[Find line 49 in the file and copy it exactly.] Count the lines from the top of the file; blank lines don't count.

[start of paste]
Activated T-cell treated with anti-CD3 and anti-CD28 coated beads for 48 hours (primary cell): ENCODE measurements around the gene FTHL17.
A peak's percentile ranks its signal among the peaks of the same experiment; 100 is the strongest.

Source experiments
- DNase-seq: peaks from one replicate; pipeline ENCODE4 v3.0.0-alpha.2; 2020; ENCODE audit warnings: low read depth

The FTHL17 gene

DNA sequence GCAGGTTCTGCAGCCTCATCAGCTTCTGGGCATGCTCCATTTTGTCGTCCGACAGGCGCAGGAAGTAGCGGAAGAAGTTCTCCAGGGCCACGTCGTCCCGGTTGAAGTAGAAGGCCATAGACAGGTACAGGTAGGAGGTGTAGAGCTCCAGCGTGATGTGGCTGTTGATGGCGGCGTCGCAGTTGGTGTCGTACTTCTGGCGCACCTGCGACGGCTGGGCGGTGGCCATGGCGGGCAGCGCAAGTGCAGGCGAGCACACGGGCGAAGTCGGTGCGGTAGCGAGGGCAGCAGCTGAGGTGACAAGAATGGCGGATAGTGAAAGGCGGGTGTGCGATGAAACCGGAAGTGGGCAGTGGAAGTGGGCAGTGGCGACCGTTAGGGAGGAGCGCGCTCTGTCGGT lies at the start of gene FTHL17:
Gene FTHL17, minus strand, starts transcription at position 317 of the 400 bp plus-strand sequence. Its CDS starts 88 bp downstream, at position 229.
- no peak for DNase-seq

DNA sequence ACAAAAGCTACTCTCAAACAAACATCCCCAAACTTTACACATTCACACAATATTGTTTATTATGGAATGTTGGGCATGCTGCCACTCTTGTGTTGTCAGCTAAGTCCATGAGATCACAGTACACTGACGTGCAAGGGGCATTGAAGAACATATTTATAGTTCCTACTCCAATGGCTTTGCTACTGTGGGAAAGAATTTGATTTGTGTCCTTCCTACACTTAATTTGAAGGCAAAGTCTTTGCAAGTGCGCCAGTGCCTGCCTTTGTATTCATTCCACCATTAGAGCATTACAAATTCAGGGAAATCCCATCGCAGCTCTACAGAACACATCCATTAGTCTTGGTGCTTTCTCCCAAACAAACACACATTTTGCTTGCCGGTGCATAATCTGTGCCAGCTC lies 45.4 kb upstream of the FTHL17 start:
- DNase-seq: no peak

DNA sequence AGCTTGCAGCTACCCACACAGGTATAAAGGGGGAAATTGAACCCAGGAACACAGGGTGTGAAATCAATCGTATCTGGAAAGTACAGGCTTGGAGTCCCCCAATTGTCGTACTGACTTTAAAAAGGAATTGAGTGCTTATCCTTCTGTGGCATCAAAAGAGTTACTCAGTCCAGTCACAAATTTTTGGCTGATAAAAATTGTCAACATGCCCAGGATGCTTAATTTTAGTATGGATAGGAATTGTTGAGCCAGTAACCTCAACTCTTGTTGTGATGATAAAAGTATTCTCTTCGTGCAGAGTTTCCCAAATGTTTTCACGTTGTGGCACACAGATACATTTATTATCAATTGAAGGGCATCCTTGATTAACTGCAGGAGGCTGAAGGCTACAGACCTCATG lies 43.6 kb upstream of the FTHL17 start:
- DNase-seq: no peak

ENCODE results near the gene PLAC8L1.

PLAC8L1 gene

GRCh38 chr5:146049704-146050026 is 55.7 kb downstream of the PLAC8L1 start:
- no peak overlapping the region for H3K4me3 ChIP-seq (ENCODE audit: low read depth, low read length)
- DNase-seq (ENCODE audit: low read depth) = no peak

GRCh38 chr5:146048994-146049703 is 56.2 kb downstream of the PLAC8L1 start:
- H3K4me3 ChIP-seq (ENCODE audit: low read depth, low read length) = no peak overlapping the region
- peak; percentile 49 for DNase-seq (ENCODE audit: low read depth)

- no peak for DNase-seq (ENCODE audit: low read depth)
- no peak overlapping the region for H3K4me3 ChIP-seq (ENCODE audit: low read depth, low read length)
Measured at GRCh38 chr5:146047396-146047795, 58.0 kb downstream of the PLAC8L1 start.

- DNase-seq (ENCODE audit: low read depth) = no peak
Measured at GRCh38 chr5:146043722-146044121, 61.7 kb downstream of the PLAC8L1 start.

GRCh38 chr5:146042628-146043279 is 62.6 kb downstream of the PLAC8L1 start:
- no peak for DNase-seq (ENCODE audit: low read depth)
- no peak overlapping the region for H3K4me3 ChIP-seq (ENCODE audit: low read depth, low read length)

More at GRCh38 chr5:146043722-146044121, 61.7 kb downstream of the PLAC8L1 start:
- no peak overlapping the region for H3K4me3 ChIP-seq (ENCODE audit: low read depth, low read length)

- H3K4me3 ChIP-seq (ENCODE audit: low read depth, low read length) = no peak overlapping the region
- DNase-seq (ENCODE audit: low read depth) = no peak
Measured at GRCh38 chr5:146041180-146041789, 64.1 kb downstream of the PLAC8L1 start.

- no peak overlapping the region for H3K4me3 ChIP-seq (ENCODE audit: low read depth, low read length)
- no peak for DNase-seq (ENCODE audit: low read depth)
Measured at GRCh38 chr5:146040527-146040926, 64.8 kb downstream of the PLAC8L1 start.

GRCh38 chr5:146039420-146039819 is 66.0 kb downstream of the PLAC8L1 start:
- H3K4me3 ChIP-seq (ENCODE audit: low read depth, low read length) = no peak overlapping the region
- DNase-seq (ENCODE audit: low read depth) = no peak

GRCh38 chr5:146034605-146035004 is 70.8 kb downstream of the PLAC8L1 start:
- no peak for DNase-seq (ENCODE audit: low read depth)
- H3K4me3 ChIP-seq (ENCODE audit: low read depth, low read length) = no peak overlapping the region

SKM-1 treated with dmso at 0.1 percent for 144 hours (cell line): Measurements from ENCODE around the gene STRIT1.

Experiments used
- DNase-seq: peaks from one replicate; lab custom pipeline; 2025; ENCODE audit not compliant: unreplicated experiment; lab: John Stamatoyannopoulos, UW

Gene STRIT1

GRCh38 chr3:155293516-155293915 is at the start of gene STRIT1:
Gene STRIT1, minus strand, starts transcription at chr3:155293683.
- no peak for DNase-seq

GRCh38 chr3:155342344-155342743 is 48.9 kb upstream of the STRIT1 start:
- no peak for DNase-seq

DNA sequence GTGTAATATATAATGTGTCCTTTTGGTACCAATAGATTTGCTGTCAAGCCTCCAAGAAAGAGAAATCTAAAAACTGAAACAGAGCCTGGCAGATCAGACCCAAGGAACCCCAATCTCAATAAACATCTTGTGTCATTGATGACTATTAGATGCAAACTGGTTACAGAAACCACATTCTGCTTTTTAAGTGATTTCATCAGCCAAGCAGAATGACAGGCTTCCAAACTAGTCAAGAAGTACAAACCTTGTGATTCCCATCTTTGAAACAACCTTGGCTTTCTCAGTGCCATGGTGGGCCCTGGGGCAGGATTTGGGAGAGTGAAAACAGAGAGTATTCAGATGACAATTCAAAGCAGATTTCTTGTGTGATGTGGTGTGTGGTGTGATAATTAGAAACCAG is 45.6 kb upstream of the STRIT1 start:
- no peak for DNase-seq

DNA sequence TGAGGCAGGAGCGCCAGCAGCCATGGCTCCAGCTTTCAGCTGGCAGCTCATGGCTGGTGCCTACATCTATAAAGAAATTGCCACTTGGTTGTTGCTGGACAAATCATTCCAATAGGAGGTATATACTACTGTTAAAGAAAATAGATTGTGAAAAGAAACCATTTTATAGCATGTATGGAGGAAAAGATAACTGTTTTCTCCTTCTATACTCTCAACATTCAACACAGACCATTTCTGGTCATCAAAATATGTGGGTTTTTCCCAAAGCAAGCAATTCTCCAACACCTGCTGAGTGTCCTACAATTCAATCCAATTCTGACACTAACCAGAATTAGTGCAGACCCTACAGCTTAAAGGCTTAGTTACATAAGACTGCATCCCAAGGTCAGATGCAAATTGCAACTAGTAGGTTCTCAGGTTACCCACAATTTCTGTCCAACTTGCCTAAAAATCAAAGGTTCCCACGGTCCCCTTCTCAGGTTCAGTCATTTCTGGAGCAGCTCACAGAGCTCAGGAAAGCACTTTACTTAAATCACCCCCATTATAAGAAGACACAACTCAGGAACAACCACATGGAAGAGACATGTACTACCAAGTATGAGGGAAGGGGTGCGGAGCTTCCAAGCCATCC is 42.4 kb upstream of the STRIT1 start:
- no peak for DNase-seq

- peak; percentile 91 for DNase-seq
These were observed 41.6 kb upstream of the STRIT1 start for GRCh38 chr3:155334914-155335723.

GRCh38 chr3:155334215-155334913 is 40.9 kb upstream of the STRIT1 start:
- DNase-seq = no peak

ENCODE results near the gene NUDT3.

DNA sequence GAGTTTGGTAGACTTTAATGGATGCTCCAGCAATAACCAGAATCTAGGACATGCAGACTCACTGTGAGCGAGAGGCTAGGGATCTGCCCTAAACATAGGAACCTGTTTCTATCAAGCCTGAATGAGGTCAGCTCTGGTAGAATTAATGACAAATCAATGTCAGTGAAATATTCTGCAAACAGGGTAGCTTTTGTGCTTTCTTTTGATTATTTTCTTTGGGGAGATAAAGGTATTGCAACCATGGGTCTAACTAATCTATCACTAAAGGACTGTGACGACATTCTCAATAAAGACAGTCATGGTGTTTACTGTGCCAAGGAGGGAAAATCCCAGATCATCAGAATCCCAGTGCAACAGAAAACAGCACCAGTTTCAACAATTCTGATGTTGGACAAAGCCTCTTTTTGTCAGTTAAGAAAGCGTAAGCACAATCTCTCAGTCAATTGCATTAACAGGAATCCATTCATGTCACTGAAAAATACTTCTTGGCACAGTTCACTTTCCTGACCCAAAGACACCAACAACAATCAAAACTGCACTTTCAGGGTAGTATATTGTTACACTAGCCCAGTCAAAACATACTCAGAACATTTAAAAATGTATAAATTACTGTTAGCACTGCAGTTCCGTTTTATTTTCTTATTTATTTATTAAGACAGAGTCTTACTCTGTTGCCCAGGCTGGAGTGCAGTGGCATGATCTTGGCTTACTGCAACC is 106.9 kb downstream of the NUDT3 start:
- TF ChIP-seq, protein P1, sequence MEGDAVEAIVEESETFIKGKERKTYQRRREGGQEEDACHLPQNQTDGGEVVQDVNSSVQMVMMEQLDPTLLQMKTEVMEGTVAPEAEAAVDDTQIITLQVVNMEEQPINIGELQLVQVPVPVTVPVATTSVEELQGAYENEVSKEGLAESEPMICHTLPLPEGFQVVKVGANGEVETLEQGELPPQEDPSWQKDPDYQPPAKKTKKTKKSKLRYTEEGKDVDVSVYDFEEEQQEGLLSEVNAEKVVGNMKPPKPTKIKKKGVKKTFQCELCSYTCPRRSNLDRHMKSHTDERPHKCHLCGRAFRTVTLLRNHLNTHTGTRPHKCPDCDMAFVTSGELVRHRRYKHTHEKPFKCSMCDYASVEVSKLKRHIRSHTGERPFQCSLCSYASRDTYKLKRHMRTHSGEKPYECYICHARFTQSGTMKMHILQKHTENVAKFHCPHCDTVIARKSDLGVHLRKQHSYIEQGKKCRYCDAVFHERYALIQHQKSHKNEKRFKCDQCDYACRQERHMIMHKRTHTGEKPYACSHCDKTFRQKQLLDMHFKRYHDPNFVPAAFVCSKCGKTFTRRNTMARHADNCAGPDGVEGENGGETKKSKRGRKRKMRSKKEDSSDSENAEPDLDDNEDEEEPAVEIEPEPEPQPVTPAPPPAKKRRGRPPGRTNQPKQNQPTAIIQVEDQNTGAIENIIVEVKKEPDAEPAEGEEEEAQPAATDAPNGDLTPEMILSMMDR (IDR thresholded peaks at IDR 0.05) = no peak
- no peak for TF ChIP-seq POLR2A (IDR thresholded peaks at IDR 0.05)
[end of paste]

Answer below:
- no peak for DNase-seq